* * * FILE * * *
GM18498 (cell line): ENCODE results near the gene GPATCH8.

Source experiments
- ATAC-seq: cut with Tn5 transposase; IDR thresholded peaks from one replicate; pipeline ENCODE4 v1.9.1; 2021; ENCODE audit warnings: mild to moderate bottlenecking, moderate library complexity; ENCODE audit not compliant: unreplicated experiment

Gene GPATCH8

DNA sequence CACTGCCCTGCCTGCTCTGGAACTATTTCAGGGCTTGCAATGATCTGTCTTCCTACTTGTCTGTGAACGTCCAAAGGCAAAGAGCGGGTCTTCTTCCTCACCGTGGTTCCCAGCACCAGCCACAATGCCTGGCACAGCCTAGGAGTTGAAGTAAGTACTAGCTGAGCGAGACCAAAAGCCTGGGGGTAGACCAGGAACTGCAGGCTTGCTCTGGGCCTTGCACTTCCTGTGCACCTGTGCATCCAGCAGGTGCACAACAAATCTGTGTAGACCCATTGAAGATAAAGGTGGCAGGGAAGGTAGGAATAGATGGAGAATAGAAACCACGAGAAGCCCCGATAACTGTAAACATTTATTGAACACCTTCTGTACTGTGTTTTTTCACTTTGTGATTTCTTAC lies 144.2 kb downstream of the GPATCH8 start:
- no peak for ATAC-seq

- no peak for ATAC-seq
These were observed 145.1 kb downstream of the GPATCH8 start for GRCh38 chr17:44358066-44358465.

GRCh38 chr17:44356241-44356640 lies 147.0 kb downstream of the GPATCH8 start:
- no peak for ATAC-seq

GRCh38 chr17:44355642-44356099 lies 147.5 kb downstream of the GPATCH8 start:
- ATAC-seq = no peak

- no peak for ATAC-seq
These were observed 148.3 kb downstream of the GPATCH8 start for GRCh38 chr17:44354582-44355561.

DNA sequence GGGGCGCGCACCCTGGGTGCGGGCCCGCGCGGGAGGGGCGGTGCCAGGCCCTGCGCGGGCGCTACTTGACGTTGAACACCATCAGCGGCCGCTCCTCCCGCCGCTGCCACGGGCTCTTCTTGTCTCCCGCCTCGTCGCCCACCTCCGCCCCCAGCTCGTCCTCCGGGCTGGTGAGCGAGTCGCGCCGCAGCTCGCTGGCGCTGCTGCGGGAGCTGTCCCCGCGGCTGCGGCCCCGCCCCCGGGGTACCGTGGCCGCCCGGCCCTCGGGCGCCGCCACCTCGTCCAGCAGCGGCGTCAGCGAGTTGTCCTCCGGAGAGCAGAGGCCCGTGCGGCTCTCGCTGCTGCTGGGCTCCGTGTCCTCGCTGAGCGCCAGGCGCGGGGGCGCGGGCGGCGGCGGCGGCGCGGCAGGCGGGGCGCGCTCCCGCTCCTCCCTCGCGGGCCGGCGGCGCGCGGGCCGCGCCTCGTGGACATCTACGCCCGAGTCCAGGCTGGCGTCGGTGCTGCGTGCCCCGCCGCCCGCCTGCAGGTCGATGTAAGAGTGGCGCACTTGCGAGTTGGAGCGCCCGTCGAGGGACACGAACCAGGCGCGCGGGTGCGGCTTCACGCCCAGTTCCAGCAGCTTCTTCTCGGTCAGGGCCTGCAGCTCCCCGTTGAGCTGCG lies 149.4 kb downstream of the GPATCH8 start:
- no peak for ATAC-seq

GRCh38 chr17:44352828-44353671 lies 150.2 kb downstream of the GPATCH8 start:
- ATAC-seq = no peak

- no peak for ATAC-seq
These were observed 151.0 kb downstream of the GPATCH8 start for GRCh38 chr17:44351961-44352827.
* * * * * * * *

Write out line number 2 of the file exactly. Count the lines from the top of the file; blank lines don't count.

Source experiments